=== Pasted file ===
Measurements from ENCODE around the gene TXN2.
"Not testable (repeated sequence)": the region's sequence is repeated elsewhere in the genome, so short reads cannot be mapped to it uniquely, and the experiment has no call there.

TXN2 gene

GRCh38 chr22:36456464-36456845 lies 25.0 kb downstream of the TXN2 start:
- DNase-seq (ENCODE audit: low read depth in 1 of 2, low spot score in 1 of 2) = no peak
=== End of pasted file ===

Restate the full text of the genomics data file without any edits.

Measurements from ENCODE around the gene TXN2.
"Not testable (repeated sequence)": the region's sequence is repeated elsewhere in the genome, so short reads cannot be mapped to it uniquely, and the experiment has no call there.

TXN2 gene

GRCh38 chr22:36456464-36456845 lies 25.0 kb downstream of the TXN2 start:
- DNase-seq (ENCODE audit: low read depth in 1 of 2, low spot score in 1 of 2) = no peak